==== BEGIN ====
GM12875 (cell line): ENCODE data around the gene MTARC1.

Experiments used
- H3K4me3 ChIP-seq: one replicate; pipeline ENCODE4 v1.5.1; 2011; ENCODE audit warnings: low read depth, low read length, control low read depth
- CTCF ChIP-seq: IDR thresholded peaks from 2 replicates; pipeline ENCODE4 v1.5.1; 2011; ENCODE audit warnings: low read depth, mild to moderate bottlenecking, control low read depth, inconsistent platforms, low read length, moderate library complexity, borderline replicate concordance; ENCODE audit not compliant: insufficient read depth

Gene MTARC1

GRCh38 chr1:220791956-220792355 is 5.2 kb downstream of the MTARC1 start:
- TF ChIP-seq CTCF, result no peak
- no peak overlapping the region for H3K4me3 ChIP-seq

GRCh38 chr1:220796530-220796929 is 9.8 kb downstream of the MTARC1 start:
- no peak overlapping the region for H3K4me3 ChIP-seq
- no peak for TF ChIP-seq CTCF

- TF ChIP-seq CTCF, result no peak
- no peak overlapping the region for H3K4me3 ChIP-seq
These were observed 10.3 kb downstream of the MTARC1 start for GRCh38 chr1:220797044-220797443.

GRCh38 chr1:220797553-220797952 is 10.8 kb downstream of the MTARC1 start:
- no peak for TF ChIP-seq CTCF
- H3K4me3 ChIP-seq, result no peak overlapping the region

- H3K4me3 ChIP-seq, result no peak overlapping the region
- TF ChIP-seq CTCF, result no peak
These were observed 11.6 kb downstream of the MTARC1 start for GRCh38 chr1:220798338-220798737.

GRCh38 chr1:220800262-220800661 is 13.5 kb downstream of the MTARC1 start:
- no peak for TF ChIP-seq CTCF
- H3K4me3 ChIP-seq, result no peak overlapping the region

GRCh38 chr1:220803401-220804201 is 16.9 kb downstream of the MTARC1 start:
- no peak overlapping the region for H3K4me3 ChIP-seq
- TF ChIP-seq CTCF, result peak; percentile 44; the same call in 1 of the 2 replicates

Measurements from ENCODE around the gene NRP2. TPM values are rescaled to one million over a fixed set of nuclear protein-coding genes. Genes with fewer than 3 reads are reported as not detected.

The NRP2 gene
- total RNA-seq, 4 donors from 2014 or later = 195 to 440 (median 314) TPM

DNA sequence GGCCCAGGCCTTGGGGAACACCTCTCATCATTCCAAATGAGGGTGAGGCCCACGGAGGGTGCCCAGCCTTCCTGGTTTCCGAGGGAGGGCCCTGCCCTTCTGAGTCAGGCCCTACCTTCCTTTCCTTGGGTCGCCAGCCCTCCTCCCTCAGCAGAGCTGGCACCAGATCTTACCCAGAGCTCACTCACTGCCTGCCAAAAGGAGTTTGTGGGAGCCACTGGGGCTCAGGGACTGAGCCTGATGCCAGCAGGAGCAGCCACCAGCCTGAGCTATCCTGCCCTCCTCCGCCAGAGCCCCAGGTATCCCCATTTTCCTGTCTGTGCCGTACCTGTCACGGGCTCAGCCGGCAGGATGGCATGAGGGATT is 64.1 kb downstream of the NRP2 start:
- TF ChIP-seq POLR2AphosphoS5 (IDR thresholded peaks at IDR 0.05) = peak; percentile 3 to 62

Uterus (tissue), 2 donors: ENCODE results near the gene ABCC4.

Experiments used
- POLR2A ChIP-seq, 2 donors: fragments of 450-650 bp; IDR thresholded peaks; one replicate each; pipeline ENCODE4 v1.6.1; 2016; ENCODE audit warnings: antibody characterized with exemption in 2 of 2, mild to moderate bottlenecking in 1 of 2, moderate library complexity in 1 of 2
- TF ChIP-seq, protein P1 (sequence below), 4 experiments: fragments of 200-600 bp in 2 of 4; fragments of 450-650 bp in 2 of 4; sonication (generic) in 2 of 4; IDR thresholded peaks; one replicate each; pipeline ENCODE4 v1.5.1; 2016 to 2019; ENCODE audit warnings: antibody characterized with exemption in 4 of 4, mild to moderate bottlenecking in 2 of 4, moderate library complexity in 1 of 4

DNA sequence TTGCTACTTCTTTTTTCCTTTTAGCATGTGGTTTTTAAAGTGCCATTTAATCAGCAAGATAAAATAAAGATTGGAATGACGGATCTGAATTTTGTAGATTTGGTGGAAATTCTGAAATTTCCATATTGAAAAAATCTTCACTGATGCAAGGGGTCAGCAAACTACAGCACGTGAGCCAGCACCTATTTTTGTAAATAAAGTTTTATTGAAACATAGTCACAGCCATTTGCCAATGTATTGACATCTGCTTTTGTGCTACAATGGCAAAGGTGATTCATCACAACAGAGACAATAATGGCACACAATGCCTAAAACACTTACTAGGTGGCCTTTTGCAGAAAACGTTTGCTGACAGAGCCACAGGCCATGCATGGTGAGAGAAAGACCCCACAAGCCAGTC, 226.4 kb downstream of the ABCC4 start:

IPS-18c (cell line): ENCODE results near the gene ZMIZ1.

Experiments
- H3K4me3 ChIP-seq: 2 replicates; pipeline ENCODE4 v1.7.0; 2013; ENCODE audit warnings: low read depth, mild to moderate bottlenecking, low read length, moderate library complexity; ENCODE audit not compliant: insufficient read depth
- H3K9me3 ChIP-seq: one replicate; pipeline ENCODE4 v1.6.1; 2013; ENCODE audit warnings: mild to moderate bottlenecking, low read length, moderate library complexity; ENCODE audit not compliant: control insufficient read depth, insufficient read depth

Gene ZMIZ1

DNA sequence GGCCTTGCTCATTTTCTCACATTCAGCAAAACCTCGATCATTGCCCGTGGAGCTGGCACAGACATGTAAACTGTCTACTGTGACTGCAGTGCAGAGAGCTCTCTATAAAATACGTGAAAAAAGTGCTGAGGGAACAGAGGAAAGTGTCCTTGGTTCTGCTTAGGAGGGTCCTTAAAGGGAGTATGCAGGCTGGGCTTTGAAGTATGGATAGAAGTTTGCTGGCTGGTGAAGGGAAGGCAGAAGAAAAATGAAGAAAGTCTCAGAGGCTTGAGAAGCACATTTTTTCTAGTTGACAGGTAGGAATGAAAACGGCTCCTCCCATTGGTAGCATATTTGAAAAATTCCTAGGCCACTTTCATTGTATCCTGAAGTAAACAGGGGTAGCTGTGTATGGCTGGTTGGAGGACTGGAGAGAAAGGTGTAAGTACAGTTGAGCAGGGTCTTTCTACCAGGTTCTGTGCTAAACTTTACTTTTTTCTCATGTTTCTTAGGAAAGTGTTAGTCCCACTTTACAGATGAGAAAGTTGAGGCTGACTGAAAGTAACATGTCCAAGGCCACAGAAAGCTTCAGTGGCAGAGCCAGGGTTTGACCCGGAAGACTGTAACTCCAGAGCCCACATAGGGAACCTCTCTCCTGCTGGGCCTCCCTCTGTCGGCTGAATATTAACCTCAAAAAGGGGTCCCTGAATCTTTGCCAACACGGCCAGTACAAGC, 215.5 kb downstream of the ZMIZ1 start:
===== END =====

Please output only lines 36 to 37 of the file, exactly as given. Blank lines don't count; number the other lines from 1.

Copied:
DNA sequence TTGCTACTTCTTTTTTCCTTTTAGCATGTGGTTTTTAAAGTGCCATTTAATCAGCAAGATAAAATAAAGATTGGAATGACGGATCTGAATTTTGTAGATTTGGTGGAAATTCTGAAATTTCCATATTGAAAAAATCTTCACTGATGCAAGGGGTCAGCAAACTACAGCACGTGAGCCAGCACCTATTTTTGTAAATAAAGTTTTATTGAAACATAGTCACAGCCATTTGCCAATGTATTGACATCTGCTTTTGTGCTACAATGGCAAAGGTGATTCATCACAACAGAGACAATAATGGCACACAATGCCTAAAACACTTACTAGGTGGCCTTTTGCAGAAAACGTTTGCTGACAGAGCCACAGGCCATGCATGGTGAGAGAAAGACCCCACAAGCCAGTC, 226.4 kb downstream of the ABCC4 start:

IPS-18c (cell line): ENCODE results near the gene ZMIZ1.